iantangallery:

Mark Boyko

East Hastings, 2012, Oil on Canvas, 48 x 60”

Mark Boyko’s canvasses are forcefully immersive and strikingly beautiful to look at. They are especially successful when seen in person and on a large scale. With elongated brushtrokes bursting from a strong vanishing point, Mark invites the audience into his bleary Vancouver landscapes. Despite their monochromatism, the paintings have an energy which breathe both inwards and outwards, sometimes highlighted by a single stroke or fleck of pale colour.

A student of world-renowned superstar artist Alessandro Papeti, Boyko, fortunately for us, has translated this painting technique to capture his hometown of Vancouver in an aesthetic language that depicts space as emotion rather than description.

Kenworth Truck Calendar, acrylic painting from 1979 by George McLachlan. The scene depicts the corner of Granville and Hastings, a popular intersection to take a picture perfect postcard, as many images in the Vancouver Archives are taken from this very same vantage point.

The name Kenworth came into being in 1923, and this truck appears to be from this early era. The style of manned traffic light system shown here remained in effect until 1928, according to Chuck Davis. This would explain why the Trorey Clock is missing from the painting, as Birks had purchased the Trorey business back in 1907 and moved the clock up to Georgia & Granville in 1913.

The lost murals of James Blomfield. Until I read the book A National Soul: Canadian Mural Painting, 1860s-1930s by Marylin J. McKay, I was not aware that James Blomfield had painted these two murals in the former Royal Bank building at the corner of West Hastings and Homer (now part of VFS). From  Volume 18 (1905), Issue 10, page 149 of the Canadian Architect and Builder (available online btw), here’s the brief text description:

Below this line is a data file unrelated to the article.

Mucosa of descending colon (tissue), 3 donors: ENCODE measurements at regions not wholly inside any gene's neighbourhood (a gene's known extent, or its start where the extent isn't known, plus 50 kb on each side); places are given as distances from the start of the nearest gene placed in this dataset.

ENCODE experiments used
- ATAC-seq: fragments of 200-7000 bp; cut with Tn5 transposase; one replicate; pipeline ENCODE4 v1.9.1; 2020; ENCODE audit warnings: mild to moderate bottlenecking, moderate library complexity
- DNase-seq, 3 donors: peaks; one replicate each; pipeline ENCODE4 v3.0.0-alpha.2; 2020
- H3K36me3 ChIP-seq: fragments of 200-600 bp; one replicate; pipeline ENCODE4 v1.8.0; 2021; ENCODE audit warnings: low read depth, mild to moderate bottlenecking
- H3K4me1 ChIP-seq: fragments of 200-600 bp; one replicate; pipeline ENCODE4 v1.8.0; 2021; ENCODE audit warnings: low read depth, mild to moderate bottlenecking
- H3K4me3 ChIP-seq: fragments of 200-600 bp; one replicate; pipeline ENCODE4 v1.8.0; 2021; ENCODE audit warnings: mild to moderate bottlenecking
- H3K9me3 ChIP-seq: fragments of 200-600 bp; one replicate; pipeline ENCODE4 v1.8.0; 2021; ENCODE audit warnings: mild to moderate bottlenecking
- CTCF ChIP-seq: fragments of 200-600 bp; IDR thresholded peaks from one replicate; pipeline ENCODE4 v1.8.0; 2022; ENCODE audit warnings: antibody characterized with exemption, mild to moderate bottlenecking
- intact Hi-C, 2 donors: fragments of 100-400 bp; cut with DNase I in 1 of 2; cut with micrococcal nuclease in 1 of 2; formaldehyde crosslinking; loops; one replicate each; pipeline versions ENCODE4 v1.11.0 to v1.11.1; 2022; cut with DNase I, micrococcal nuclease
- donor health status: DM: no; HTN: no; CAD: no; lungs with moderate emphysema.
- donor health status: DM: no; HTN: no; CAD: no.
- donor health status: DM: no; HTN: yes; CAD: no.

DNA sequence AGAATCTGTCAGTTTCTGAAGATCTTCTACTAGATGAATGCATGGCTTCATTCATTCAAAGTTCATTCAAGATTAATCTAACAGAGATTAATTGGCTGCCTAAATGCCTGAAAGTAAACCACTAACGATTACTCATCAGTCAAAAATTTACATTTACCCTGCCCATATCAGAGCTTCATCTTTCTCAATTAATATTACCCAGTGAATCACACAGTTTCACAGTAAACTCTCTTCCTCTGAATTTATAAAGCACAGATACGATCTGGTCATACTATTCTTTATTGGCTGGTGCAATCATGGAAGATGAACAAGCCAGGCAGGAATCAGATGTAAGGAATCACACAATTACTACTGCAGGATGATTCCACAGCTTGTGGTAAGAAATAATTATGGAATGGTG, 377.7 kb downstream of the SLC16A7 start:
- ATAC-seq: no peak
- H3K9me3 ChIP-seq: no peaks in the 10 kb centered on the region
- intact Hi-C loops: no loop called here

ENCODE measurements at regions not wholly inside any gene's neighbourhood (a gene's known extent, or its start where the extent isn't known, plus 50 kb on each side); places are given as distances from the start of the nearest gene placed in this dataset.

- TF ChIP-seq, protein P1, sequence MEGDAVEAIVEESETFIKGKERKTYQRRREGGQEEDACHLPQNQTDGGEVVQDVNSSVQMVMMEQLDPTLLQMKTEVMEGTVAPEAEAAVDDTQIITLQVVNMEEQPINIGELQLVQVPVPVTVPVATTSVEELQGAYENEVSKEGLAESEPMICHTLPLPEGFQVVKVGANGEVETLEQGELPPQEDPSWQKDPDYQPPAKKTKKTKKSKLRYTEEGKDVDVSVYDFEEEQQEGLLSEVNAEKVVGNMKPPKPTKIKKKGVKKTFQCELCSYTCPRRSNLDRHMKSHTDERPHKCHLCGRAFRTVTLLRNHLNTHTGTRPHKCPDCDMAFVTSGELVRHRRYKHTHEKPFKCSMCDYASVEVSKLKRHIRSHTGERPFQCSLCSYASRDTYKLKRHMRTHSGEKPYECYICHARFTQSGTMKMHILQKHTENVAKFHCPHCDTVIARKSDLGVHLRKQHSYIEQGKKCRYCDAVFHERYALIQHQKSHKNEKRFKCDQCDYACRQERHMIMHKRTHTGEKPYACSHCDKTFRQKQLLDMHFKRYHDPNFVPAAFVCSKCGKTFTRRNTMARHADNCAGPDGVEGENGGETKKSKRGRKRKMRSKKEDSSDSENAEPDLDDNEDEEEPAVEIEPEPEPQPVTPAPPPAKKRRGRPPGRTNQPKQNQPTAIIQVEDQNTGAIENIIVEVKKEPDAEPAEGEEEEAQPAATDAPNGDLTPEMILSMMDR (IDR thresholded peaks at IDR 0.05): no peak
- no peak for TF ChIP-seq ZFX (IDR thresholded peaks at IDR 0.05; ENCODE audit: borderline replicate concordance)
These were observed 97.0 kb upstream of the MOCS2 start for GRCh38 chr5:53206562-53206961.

These wall paintings have an allegorical reference to Vancouver and the Royal Bank. Vancouver Triumphans represents the rising City of Vancouver with Industry on one side and Agriculture on the other. The figure in the lower panel is a personification of Acadia, representing the Maritime Provinces in which the Royal Bank had its origin. The coats of arms inserted in the frame round Acadia are those of the Crown, New Brunswick, Nova Scotia and, (at the bottom) the City of Halifax, which is the parent city of the Bank.

Vancouver Triumphans may have actually inspired Paul Goranson consciously or subconsciously when he drew this proposal for the British American Bank Note Company in the 1930s

I can’t tell exactly where these murals would have been painted, but perhaps we can determine this after a closer look inside the building. Though I can’t be sure, these murals may actually be buried under a few layers of paint!

Speaking of lost murals, another one of James Blomfield’s greatest works was destroyed by fire on April 15, 1957. James had painted the ceiling of the ballroom at Government House in Victoria in 1903. From page 31 of A National Soul: Canadian Mural Painting, 1860s-1930s